I take abstraction (or abstractness) as the artwork’s achieved neutralization of its own objecthood. In our secular world dominated by the ideals of science and technology (and their opposites, willed ignorance, primitivism, etc.), objecthood that is never truly defeated once and for all, but can be and is suspended in the experience of successful works of modernist art. Abstractness therefore cannot be a quality of any painting or sculpture, because qualities adhere to things and a work of art is not a thing. (For example, Kandinsky’s paintings are non-figurative but the configurations of color and line within the picture usually appear as objects of some kind that are suspended within an imagined three-dimensional space. Likewise, Mondrian’s characteristic paintings strike me as objects, perhaps concrete illustrations of intellectual ideas. For these reasons, Kandinsky’s and Mondrian’s paintings, whatever their merits, are non-figurative but they aren’t abstract.) Abstractness, when it happens, is a modality of artistic significance, a way in which human significance is achieved and conveyed in the course of lives that are all too literal.

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    1. A fascinating insight Carl. The notion that “abstractness” is always a quality that attaches itself to a recognizable thing is, I think, the fatal flaw in Robin’s analysis.

      Just as we cannot objectively measure reality because we cannot escape to a neutral vantage point from which to observe it, we too cannot achieve a pure “abstractness” or “abstract content” because we will always require a root cause or first principle which is not abstract from which we proceed to abstract from. Hence my objection to Robin’s use of the term “abstract” all together when what he really seems to mean is “non-objective” or “non-referential”. Unfortunately these two concepts are at best idealist, and at worst useless since we cannot create in a visual vacuum. Thus even the most non-referential works of art ultimately remind the viewer of something.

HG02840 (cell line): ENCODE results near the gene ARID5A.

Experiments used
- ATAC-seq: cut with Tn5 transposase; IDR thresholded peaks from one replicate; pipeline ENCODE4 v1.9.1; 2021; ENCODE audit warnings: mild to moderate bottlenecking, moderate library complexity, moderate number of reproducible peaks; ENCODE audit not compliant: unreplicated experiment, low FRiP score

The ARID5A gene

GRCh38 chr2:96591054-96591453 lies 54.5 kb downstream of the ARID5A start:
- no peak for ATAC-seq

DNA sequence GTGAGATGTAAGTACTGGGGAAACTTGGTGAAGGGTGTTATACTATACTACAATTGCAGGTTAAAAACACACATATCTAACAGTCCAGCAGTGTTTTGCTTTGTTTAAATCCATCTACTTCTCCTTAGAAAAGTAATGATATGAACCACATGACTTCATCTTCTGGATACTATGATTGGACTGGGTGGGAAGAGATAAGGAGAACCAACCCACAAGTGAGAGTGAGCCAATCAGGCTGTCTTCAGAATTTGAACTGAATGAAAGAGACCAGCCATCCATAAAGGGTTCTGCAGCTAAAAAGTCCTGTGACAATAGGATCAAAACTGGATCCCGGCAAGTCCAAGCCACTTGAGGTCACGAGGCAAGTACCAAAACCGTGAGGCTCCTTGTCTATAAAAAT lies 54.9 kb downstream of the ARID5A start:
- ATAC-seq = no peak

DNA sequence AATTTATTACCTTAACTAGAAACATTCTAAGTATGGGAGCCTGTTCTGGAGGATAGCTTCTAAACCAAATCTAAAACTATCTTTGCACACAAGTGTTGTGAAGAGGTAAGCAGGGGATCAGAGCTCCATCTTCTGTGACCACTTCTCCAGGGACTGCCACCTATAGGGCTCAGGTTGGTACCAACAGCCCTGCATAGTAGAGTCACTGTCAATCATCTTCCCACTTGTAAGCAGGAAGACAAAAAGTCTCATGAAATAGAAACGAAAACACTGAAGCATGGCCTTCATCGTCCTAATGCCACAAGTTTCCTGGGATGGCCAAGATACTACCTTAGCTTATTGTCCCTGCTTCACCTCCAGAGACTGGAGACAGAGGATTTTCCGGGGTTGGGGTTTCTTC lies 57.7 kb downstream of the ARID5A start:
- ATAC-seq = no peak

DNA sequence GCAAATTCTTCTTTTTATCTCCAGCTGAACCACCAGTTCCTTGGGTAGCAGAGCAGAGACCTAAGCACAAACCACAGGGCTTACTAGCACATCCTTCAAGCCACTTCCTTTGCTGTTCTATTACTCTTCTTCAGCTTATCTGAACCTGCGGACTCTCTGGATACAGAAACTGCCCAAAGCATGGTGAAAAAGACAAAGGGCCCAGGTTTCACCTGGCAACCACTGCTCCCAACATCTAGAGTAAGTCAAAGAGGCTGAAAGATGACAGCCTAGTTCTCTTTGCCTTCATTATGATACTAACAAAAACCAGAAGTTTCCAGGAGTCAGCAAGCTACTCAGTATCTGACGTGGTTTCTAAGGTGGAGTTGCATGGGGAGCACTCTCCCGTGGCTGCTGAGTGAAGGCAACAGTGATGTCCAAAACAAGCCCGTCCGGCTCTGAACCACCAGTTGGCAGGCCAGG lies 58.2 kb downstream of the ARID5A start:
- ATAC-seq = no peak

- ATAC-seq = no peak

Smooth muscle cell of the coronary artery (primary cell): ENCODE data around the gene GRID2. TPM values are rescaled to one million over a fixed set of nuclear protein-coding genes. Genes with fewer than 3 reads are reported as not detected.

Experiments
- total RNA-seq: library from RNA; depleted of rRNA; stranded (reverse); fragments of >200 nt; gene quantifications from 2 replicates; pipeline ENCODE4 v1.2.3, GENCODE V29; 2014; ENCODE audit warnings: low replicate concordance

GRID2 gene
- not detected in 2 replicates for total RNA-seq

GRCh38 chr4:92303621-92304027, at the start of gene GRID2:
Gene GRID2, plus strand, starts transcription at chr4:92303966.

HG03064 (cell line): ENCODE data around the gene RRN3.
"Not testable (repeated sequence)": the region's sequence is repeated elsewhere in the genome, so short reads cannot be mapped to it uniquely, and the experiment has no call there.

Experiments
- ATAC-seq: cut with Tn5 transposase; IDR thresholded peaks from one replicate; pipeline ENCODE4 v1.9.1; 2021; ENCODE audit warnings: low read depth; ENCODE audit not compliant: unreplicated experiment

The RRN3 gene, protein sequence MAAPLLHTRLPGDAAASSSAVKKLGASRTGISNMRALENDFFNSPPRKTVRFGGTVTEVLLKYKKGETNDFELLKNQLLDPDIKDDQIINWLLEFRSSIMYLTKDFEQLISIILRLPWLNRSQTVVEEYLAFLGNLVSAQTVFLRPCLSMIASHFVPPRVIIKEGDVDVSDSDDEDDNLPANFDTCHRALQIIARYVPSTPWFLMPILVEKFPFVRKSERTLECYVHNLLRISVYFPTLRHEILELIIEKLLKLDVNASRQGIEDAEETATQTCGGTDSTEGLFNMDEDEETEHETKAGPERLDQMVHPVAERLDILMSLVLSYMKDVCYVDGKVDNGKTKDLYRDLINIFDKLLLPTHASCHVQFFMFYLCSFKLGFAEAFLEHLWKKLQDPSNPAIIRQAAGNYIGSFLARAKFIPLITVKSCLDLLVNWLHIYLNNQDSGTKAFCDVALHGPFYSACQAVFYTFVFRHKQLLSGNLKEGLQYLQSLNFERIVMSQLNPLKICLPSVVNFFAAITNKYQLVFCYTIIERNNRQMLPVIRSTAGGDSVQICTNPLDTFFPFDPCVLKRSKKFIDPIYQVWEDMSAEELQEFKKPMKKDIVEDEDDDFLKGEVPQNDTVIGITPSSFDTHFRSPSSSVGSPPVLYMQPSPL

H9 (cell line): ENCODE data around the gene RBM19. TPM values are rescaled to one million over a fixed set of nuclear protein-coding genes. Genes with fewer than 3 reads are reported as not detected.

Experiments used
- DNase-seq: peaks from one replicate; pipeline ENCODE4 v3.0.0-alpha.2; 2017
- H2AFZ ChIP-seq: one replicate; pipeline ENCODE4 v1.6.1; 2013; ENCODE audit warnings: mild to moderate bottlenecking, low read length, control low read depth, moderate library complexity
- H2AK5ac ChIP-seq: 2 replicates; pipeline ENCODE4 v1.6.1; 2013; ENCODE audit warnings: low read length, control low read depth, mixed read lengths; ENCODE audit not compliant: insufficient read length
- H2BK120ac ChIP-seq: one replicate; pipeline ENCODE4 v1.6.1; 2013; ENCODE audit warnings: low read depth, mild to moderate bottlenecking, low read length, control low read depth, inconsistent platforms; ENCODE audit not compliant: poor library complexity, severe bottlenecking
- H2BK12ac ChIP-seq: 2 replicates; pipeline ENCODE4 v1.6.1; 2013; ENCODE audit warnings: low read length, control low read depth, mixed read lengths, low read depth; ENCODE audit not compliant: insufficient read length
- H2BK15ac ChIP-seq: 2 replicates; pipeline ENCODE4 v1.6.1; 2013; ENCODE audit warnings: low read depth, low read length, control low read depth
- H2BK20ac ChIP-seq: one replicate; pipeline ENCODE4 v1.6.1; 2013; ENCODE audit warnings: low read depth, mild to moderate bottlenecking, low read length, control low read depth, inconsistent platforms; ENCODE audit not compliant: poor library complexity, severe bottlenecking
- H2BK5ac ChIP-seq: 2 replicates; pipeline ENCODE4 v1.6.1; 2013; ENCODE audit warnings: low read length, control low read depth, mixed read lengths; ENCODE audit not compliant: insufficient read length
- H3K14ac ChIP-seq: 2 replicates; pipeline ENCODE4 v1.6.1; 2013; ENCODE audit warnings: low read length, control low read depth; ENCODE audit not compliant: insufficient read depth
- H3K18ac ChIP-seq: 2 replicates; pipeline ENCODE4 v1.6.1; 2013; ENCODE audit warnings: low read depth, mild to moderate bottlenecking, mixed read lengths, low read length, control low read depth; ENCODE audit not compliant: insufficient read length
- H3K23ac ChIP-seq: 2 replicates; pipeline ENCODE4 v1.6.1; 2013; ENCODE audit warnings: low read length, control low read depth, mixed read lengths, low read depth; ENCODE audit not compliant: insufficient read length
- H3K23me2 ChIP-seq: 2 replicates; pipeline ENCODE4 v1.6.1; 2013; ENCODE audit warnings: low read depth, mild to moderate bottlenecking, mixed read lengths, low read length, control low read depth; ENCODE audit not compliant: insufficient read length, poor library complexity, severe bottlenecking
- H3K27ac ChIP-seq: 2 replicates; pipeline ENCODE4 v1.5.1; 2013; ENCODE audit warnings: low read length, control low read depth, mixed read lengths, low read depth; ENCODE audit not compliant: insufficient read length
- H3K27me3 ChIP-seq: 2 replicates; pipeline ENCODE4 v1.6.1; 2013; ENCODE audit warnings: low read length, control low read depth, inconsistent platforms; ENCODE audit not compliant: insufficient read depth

In fact, I’d go so far as to argue that much contemporary abstraction is boring precisely because the work has so self-consciously severed its connection with the very figurative space we inhabit. The “big bang” of 20th century abstraction was always more sociological than aesthetic in its character, and so 21st century abstraction out to be more aesthetic, i.e. rooted in a physical experience of the world perceived through the body’s senses.

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      1. So do you agree, Alan (P), with Carl that “door-ness” and “table-ness” are abstract?

        We are a very long way apart on this. I would argue precisely the opposite – that abstract art is mostly boring because it continues to pretend that it has significant subject-matter or associations (anything from “table-ness” to “look-a-bit-like-ness” to “spiritualised-one-ness” – a veritable crank’s charter) which supposedly renders profound content; and so the actuality of the work itself need not be progressed by the artist too much beyond simplistic forms (Mondrian and Newman being very good examples). If, however, you (as an artist) drop any idea about subject-matter and associational material, and concentrate on what I (tentatively) call abstract content, there is a better chance altogether of making the actuality of the work not only far more interesting, exciting and unconventional, because that’s all you have, but also of making it truly meaningful, in and of itself.